Men have higher driving test pass rate at Chichester test centre
Men are more successful at passing their driving tests at Chichester test centre than women, according to the latest figures.
Between April 2017 and March 2018, 57.5 per cent of men who attempted the practical test managed to pass, while 51.4 per cent of women were successful.
Across that period Chichester test centre carried out 4,297 tests – 2,289 for women and 2,008 for men.
There were 2,331 passes, at a rate of 54.2 per cent. That’s higher than Great Britain’s average of 46 per cent.
The test centre with the highest pass rate was Golspie, in the Scottish Highlands, where more than three quarters of learners were awarded their licences, while in The Pavilion, in Birmingham, less than a third were successful, making it the toughest.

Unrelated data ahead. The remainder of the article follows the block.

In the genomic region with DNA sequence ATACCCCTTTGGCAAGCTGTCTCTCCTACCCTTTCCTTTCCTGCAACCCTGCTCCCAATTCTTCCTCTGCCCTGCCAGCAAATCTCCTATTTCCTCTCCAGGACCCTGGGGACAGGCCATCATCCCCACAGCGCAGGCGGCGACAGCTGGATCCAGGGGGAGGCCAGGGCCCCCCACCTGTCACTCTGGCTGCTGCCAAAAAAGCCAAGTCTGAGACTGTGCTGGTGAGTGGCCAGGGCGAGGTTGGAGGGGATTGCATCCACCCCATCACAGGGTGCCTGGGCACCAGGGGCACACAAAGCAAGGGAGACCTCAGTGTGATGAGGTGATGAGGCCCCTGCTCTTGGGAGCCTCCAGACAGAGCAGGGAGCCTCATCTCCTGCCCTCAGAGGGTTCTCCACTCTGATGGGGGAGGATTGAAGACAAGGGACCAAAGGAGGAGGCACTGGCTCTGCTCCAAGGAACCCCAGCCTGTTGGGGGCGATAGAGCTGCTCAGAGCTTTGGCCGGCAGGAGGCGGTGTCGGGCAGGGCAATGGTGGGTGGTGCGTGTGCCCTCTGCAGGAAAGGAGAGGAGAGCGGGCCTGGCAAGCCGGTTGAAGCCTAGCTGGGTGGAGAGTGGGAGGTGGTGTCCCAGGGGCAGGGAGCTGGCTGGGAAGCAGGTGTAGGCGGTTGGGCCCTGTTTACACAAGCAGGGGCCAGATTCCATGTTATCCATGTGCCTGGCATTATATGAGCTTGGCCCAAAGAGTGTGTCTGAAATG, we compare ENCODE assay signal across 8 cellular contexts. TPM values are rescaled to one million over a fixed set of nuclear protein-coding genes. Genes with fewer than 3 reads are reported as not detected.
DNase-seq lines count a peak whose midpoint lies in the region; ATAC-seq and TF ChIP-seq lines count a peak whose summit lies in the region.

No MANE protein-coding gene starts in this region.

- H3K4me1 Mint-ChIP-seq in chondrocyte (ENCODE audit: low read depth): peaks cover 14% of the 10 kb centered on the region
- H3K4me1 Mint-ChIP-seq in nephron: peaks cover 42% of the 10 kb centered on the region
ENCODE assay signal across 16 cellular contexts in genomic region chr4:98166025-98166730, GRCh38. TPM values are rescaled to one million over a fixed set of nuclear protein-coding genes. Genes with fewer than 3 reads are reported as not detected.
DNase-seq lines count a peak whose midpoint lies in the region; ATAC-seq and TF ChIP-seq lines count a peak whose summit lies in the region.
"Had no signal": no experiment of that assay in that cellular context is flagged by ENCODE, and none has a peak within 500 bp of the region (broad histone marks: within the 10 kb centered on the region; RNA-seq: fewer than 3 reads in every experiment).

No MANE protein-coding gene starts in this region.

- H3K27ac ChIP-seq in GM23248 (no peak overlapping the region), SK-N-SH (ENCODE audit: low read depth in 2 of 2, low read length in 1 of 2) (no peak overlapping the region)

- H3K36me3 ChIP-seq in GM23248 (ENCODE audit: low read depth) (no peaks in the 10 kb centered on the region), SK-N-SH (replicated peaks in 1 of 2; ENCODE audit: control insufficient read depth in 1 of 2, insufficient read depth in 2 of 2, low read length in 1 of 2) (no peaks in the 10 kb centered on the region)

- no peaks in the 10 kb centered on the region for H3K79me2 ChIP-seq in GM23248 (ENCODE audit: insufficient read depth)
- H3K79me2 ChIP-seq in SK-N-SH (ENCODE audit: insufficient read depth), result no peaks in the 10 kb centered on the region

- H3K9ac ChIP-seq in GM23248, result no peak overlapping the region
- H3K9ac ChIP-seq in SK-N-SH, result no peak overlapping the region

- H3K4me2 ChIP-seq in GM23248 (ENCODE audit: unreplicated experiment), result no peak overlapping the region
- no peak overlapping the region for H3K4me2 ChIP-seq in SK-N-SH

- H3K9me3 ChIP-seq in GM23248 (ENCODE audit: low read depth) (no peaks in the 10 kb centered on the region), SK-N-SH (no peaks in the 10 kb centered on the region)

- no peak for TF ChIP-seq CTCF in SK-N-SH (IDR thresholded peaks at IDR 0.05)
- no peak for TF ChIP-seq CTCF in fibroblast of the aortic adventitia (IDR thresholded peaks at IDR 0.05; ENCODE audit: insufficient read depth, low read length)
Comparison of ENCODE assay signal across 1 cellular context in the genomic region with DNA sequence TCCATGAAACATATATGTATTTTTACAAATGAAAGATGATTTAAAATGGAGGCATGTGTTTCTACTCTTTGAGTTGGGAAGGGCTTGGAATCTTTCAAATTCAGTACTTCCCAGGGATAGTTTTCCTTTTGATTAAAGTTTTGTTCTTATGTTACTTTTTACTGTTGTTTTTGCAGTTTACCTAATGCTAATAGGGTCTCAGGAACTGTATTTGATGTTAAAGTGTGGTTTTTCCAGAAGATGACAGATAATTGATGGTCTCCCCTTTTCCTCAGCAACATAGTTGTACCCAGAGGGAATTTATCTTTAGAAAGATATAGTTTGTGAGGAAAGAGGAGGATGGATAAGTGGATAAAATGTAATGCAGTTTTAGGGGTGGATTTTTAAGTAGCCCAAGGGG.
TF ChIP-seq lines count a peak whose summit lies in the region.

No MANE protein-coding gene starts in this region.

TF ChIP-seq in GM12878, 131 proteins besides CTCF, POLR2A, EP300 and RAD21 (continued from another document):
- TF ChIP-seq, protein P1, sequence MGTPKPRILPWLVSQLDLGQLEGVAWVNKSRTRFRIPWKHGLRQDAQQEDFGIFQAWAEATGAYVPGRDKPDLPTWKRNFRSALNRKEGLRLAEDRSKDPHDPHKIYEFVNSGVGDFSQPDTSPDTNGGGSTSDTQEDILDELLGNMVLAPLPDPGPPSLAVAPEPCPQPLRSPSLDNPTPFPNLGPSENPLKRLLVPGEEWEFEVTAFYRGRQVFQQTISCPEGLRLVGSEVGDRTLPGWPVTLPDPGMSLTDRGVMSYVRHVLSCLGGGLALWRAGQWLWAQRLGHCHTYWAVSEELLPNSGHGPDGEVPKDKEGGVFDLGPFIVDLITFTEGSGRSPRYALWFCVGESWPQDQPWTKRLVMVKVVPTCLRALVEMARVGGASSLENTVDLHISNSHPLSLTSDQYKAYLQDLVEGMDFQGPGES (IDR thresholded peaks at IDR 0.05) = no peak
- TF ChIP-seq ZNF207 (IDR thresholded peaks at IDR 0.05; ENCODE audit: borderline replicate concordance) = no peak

On December 4 last year the driving test was changed, with many observers saying the new test is tougher than the old one.
Learners now must navigate for 20 minutes using a sat-nav, and explain how to test the brakes, clean the windscreen and demist your windows while driving. And rookie drivers do seem to be finding it harder. In March 2018 the pass rate was 51.6 per cent, compared with a pass rate of 56.8 per cent in April 2017, under the old test.
The data also shows that 53 per cent of people taking their test for the first time managed to pass, with 44 learners succeeding first time with no minor faults. Drivers taking the test can pass with up to 15 minor faults, such as not checking your mirror at the right time.
DVSA deputy chief driving examiner, Gordon Witherspoon, said: “DVSA’s priority is to help everyone through a lifetime of safe driving.
“All candidates are assessed to the same level and the result of their test is entirely dependent on their performance on the day.
“We expect candidates and instructors to become more familiar with the new test and well continue to monitor the impact of the changes.”
Despite appearing to be better drivers, at least at the start, than women, a study of insurance deals shows that men often pay higher premiums than women as they have more accidents – although pricing differently based on gender was banned by the EU in 2012.